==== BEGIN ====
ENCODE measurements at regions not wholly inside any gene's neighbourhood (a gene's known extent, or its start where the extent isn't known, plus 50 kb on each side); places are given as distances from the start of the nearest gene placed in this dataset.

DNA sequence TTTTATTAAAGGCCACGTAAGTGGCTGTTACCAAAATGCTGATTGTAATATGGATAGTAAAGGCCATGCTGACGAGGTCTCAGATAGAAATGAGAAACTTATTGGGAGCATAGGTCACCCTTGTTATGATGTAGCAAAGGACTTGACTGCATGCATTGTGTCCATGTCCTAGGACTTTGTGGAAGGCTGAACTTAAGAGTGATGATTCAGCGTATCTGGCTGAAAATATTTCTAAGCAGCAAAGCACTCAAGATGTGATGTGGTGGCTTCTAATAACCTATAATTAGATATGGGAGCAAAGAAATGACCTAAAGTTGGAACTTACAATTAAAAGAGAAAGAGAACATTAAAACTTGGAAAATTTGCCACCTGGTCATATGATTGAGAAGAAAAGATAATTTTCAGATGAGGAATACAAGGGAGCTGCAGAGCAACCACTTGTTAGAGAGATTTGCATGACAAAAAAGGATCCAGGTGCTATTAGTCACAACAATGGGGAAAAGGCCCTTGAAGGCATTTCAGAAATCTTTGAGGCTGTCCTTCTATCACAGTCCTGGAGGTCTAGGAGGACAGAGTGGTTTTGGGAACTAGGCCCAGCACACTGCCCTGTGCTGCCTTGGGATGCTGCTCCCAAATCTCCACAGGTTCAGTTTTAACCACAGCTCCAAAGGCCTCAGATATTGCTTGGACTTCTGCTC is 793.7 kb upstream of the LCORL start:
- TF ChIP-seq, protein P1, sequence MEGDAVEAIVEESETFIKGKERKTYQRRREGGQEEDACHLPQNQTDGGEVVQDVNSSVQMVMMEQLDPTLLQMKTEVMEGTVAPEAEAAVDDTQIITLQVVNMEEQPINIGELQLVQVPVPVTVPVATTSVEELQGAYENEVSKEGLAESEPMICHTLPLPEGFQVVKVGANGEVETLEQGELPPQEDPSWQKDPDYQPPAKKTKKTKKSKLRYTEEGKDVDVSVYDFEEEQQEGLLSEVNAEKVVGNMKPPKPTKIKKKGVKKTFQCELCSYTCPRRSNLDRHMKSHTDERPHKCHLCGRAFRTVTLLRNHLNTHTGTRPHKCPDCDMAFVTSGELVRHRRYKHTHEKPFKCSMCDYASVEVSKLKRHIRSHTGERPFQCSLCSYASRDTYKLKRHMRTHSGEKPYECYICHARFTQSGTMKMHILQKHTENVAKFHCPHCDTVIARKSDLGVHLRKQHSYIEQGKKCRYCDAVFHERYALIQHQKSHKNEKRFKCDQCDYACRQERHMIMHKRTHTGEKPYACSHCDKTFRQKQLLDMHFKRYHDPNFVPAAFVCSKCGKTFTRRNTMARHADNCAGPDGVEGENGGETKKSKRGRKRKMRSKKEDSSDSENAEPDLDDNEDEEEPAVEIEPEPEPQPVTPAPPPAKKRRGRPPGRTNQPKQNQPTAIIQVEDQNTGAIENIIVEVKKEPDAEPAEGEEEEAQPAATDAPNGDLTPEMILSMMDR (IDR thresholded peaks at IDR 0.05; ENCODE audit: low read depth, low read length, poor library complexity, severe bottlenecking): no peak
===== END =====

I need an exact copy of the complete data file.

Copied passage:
ENCODE measurements at regions not wholly inside any gene's neighbourhood (a gene's known extent, or its start where the extent isn't known, plus 50 kb on each side); places are given as distances from the start of the nearest gene placed in this dataset.

DNA sequence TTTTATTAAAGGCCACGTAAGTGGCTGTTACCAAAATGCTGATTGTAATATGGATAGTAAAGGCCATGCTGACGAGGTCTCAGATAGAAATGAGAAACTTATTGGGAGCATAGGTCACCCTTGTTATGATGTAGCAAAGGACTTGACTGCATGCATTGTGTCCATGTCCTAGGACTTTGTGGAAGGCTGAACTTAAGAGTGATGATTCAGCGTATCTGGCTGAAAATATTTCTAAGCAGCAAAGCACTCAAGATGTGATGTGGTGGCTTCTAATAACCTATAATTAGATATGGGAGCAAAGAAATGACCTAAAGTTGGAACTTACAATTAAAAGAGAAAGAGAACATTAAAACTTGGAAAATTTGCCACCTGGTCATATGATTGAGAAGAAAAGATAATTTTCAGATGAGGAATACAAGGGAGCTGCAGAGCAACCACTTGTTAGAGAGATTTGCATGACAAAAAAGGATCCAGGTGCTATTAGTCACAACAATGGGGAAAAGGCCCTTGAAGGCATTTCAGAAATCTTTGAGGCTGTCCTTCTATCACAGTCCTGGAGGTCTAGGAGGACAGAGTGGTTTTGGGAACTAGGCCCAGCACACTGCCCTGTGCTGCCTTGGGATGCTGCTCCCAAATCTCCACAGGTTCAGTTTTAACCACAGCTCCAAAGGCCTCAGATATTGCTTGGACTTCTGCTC is 793.7 kb upstream of the LCORL start:
- TF ChIP-seq, protein P1, sequence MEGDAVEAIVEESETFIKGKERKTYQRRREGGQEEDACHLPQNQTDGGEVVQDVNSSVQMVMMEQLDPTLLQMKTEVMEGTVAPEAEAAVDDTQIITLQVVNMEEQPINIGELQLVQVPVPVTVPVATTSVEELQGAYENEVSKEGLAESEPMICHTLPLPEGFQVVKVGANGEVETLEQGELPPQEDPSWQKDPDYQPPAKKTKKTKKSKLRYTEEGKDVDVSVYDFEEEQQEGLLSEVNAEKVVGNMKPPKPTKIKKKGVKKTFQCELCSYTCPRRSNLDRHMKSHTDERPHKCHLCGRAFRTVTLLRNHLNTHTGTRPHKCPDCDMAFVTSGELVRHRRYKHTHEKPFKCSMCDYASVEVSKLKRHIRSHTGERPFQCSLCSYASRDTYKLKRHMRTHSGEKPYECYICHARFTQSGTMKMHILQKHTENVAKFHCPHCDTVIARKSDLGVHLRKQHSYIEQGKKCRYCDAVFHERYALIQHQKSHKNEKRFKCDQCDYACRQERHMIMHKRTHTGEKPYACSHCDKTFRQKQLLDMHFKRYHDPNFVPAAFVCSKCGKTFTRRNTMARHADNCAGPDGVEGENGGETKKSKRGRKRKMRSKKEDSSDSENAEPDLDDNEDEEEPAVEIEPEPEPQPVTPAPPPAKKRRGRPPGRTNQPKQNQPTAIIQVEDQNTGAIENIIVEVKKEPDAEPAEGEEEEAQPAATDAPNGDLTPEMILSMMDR (IDR thresholded peaks at IDR 0.05; ENCODE audit: low read depth, low read length, poor library complexity, severe bottlenecking): no peak